Are You Sharing Too Much About Baby Online?

When does sharing your proud-mom moments become TMI?
ByKristin Koch
Updated
Jan 2017
Hero Image

Sure, online communities (ahem, like The Bump) are great resources for support and advice. And even Twitter and Facebook can make a mom’s life easier (who has time to send every requester adorable photos in individual emails?). But sometimes, all the tweeting, picture posting, status updating and YouTube-ing can cross the line.

Is creating a YouTube video of your natural birth TMI? How about posting a nude pregnancy photo (think: Demi Moore on the cover of Vanity Fair, except this is on your slightly less glamorous Facebook page)? What about tweeting your toddler’s potty-training highlights? Or publicly announcing your decision to have an abortion like this mom did?

We asked Bumpies to sound off on what they think is unacceptable when it comes to sharing (or oversharing) about baby online. Here’s what they had to say:

“It baffles me how some people will share all about their attempts to conceive and include their real name, location and picture. I mean, I really don’t need to know that your police officer husband [insert name here] from [insert town here] has a low sperm count and poor morphology, while your uterus tilts to the right and you’ve had four warts removed.”  — c4162

“I would never post my ultrasound pics online. It’s weird, and I want to keep those kinds of things just for the important people in my life.” — BeetleLinz1125

“My friend posted updates about her sick baby — and, of course we all felt bad for baby and mom both. But then she posted a picture of said baby, taken just after baby had puked all over — and I mean ALL OVER — herself. Gross! And the poor baby — can you imagine seeing that picture of yourself 15 years later?” — MerriLeeKate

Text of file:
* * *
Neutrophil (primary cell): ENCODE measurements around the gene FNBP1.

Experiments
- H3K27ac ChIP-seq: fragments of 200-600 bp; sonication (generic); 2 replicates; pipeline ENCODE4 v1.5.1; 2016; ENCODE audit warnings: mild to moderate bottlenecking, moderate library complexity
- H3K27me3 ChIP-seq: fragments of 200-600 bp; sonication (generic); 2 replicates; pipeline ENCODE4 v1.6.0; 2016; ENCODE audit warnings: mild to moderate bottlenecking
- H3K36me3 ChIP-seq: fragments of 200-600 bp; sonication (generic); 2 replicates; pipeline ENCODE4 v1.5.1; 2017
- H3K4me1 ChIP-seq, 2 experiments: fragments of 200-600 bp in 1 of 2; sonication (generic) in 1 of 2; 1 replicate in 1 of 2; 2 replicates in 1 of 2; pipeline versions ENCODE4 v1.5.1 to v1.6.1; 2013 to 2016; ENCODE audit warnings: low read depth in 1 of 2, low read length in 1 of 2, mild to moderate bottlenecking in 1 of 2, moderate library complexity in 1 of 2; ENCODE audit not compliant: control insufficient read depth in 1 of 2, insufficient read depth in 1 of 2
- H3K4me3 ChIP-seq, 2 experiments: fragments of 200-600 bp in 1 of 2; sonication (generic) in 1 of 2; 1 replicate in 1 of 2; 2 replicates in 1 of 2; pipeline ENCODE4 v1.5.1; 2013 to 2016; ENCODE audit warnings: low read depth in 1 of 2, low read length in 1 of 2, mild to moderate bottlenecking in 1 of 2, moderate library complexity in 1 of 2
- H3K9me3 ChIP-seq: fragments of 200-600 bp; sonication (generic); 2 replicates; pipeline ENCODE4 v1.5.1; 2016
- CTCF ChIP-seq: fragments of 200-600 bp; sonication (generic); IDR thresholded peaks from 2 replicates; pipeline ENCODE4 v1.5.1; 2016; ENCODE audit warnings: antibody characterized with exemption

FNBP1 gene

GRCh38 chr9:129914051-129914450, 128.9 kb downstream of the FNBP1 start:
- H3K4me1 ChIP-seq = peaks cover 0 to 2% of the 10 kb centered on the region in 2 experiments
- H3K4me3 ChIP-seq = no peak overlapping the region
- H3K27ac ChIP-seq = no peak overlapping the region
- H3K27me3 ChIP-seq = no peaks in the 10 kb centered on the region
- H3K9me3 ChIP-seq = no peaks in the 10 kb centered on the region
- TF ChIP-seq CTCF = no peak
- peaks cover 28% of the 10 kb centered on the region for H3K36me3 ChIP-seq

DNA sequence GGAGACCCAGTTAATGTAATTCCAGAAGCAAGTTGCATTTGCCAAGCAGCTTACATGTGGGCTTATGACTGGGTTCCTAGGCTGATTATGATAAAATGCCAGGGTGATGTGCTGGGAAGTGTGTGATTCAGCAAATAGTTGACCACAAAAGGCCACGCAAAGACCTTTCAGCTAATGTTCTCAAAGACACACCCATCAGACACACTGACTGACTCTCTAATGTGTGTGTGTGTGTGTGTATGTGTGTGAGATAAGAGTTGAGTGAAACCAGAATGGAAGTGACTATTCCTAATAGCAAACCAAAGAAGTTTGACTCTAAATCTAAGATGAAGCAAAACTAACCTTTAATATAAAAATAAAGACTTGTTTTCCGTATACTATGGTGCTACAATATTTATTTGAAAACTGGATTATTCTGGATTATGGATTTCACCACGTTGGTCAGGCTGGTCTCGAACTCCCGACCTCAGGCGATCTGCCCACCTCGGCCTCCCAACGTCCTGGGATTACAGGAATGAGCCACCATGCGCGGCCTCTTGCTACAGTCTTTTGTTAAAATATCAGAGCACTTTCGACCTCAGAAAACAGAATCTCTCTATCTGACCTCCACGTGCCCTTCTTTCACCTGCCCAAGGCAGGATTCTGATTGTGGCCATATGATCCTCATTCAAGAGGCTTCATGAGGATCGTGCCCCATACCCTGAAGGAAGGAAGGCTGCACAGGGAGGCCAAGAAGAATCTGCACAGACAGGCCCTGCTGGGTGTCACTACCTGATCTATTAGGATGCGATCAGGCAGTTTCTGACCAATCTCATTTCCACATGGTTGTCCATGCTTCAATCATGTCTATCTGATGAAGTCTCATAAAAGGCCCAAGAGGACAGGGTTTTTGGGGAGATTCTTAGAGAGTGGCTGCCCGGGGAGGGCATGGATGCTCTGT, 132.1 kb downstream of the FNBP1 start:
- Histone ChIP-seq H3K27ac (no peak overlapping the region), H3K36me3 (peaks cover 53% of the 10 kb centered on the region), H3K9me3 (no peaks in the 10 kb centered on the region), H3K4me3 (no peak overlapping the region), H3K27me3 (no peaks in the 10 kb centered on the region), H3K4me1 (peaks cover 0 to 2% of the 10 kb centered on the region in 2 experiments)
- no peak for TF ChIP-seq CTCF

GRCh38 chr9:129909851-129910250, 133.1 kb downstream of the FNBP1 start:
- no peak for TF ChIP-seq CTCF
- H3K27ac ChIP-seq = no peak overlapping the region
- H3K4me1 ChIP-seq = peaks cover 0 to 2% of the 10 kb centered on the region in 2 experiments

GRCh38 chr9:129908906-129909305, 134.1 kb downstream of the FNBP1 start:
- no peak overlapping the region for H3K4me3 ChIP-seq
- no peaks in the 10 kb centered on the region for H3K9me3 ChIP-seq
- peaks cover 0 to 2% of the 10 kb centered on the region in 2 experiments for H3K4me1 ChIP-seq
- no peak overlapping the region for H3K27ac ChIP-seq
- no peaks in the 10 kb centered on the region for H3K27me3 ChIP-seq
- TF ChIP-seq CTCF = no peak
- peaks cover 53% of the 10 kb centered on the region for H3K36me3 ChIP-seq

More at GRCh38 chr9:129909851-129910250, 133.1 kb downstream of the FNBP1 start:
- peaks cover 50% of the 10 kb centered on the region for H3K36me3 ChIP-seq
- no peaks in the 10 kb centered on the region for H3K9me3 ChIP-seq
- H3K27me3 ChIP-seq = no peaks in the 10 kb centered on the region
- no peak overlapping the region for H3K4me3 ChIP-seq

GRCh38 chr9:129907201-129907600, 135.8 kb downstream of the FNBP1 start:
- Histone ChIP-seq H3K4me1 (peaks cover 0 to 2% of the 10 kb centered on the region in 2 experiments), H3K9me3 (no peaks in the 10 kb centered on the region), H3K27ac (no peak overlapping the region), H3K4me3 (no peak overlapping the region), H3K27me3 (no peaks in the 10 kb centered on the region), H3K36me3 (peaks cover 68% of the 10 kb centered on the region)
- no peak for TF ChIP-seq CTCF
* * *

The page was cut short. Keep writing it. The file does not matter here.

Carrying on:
Related Video

“I told my family that I don’t want post-birth hospital pics of me or the baby on Facebook. My husband thinks I’m being weird about it, but I don’t want some random kid I went to high school with to see my new baby before my entire family has met him.” — LynsiBHM

“Several friends of mine who’ve recently had babies have made Facebook pages for their kids, which I think is ridiculous. There is no reason in the world why your three-month-old needs or should have his own social networking profile.” — meltoine

“Does the whole world need to know about how ‘little Suzie found her nostrils today’ or about how ‘little Jimmy found his “little Jimmy” today’? It’s totally unnecessary.” — erine12398

“It’s so low-class when people make their status updates things like ‘Don’t have a kid if…’ and ‘She’s such a headache’ or otherwise complain about their kids and parenthood.” — tinychefjackson

Prince Harry’s Close Friend Defends the New Father From Dad Shamers

Stephanie Grassullo
Associate Editor
Published
05/28/2019

Mean Mom Confessions

The Bump Editors

Should You Dye a Toddler's Hair? Instagram Goes to Battle

Anisa Arsenault
Associate Editor
Published
06/29/2017

It’s Not Your Business if Someone Wants to Have Multiple Kids

Stephanie Grassullo
Associate Editor
Published
02/15/2019

Chrissy Teigen Fires Back With Quippy Response to Bottle Feeding Shamer

Stephanie Grassullo
Associate Editor
Published
11/08/2018

Stop Shaming Parents for Not Having a Second Kid

Stephanie Grassullo
Associate Editor
Published
12/07/2018

Military Mother Criticized by Mom Shamers in Homecoming Video

Stephanie Grassullo
Associate Editor
Published
09/27/2018

Infant Etiquette

Erin van Vuuren

How Often Is Mom-Shaming Happening? One Survey Found Out

Anisa Arsenault
Associate Editor
Published
04/28/2017

Breast Cancer Survivor Hangs Hospital Banner to Stop Formula Shaming

Stephanie Grassullo
Associate Editor
Published
10/05/2018